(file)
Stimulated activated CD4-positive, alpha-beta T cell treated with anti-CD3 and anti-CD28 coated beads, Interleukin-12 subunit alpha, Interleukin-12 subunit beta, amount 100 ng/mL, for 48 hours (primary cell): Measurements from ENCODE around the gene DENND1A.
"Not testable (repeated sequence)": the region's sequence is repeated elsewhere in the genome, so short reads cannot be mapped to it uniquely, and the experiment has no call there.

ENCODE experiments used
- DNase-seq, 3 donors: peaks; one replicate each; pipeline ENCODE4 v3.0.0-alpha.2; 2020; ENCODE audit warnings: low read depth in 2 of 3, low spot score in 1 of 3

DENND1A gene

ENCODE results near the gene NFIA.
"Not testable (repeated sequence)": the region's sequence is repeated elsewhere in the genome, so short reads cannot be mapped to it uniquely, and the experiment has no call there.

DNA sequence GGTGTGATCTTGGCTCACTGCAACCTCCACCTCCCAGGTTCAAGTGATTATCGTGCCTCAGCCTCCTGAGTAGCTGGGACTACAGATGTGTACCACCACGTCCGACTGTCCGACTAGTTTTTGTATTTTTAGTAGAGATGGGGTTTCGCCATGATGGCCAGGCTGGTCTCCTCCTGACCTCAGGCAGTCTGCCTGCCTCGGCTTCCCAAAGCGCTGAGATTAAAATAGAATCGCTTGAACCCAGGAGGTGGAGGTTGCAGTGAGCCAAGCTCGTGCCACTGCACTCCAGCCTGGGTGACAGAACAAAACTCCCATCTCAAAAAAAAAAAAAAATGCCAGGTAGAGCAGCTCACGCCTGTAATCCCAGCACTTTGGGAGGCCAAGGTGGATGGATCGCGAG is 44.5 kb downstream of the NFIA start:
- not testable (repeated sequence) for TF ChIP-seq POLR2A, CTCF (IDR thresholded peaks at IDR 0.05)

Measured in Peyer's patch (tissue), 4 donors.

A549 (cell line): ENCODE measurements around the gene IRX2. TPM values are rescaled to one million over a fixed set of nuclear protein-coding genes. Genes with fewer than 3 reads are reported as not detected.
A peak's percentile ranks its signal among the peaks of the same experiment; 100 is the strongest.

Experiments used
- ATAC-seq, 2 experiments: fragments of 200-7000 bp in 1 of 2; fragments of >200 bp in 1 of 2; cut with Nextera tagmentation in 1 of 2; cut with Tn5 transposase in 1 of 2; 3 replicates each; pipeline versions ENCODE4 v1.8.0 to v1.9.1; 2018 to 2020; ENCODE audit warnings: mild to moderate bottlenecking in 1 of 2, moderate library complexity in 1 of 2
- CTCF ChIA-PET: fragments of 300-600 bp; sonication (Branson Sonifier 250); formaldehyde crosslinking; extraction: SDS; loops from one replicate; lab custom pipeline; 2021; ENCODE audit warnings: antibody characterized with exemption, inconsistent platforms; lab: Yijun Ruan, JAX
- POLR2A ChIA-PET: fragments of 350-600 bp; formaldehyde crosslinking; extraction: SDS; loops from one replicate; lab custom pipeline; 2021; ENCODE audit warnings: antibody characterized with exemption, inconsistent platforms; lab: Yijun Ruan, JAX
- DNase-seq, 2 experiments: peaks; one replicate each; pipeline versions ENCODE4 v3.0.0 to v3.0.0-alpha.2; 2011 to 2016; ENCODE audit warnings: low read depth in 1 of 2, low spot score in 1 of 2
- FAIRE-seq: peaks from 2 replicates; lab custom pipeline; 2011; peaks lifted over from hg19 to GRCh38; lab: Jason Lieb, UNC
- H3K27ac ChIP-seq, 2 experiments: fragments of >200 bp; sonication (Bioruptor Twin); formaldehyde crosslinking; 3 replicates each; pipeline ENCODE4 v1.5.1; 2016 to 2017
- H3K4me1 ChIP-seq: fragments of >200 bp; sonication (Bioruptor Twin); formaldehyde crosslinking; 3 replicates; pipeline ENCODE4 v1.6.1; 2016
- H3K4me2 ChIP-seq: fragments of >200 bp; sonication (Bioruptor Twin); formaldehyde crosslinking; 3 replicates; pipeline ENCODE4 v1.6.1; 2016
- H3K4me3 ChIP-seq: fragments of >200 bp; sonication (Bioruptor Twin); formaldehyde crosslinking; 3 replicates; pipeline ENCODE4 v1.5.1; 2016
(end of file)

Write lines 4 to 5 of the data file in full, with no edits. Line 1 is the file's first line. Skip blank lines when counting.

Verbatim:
- DNase-seq, 3 donors: peaks; one replicate each; pipeline ENCODE4 v3.0.0-alpha.2; 2020; ENCODE audit warnings: low read depth in 2 of 3, low spot score in 1 of 3

DENND1A gene